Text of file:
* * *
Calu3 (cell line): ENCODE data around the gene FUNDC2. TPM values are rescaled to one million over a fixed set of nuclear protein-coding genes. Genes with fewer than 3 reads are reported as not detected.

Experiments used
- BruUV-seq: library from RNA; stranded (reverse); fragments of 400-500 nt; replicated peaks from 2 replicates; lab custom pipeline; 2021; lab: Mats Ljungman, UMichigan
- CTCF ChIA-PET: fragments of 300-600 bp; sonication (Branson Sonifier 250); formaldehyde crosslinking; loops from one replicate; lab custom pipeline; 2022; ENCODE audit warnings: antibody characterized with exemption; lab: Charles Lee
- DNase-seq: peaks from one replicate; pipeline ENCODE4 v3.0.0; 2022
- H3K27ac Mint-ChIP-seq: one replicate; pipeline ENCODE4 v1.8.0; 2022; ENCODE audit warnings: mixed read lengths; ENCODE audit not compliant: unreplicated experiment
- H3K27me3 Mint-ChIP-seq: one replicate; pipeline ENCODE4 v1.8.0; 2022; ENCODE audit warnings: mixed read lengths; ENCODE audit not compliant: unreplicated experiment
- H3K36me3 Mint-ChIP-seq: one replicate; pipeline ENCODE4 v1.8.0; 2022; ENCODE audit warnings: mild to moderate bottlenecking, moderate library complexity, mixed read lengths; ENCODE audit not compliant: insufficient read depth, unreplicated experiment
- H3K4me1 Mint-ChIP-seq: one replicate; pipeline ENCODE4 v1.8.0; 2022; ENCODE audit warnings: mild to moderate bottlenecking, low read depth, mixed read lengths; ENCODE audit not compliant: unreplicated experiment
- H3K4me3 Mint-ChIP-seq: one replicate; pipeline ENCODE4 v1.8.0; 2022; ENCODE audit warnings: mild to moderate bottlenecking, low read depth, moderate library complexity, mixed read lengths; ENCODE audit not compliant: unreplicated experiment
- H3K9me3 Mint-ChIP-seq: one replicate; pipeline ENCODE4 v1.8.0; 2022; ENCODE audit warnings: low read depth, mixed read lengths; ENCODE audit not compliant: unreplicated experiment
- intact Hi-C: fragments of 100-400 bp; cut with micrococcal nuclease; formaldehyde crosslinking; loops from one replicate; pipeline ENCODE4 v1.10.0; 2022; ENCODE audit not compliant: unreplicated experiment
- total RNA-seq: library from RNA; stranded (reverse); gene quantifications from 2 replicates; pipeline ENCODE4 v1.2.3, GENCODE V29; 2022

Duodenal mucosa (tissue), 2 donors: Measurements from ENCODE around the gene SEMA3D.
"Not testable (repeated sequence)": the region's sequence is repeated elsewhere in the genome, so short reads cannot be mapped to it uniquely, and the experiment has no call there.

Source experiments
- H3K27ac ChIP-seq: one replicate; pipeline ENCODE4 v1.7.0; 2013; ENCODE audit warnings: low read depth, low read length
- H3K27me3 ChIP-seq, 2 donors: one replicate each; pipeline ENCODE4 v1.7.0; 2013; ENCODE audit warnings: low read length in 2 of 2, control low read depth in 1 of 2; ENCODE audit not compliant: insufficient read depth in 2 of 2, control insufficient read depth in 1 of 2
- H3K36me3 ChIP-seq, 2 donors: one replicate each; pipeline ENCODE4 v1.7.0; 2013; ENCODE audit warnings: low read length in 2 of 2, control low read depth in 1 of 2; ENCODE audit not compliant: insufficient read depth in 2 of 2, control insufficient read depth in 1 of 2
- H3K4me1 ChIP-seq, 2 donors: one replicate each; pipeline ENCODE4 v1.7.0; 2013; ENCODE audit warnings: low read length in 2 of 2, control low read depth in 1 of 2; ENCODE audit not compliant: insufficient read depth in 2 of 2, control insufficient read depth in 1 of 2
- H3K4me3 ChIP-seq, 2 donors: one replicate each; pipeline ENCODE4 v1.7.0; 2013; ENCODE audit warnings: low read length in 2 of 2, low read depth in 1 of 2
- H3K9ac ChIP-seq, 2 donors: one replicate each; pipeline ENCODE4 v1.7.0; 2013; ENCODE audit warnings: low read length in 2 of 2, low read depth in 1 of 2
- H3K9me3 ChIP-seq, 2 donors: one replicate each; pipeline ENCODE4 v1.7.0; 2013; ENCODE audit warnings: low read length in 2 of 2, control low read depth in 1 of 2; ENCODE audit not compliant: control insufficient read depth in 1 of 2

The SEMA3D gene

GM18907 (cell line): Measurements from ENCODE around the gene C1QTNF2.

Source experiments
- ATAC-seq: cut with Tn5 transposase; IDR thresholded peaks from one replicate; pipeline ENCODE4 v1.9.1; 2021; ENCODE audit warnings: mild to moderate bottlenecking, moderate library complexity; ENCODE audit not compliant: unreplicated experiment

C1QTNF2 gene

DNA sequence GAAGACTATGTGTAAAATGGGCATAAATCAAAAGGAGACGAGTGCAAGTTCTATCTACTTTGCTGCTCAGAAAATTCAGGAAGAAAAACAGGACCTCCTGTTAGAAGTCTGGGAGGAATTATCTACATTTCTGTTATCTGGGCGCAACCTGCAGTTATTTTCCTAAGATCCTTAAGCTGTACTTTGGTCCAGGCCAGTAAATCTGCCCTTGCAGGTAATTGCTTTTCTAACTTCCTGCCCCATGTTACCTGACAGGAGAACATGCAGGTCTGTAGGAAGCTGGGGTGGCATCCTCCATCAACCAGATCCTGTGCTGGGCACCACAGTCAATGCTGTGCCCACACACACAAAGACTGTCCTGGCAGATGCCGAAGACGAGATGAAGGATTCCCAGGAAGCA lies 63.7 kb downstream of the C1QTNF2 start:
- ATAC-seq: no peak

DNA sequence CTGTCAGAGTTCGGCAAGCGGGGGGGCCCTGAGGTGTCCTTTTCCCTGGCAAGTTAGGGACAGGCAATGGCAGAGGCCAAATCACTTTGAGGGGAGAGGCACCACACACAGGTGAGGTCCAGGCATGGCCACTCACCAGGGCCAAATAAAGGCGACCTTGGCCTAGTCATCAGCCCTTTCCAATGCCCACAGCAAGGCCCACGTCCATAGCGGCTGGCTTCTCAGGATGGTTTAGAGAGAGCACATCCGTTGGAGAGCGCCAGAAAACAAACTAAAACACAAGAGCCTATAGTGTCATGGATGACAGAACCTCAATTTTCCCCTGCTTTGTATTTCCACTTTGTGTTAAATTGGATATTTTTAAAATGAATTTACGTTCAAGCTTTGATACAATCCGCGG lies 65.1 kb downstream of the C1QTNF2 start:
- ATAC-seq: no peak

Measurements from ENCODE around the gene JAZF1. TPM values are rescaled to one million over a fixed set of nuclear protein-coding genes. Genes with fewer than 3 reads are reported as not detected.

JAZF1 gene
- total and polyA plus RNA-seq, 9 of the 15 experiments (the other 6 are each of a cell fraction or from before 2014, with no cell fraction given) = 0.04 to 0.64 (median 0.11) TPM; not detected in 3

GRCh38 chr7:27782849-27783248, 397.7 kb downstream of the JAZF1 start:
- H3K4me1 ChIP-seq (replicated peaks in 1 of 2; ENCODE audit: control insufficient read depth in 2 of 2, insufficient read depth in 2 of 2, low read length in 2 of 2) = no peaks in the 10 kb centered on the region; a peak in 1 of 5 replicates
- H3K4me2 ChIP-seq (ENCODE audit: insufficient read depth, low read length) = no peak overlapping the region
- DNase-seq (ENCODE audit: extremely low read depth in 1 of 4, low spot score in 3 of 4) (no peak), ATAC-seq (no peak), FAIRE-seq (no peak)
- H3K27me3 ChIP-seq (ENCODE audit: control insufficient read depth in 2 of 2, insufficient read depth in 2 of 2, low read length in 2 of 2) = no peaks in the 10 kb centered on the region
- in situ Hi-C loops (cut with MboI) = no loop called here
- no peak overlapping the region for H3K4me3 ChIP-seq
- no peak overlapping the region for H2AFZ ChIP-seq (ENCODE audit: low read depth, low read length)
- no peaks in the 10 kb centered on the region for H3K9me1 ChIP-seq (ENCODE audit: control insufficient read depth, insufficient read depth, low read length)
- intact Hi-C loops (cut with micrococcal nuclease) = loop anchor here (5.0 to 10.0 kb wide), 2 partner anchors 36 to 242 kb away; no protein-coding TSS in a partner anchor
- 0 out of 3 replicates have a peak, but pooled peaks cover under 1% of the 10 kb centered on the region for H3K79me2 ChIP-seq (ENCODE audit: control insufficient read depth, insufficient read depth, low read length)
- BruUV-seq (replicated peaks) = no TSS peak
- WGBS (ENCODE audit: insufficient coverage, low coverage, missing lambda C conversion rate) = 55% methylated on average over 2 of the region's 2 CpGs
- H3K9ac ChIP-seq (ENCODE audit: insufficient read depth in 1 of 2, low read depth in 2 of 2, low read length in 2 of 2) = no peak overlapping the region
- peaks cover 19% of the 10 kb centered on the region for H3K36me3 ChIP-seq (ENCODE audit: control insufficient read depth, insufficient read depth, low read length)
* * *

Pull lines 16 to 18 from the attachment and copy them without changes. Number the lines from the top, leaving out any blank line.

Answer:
Source experiments
- H3K27ac ChIP-seq: one replicate; pipeline ENCODE4 v1.7.0; 2013; ENCODE audit warnings: low read depth, low read length
- H3K27me3 ChIP-seq, 2 donors: one replicate each; pipeline ENCODE4 v1.7.0; 2013; ENCODE audit warnings: low read length in 2 of 2, control low read depth in 1 of 2; ENCODE audit not compliant: insufficient read depth in 2 of 2, control insufficient read depth in 1 of 2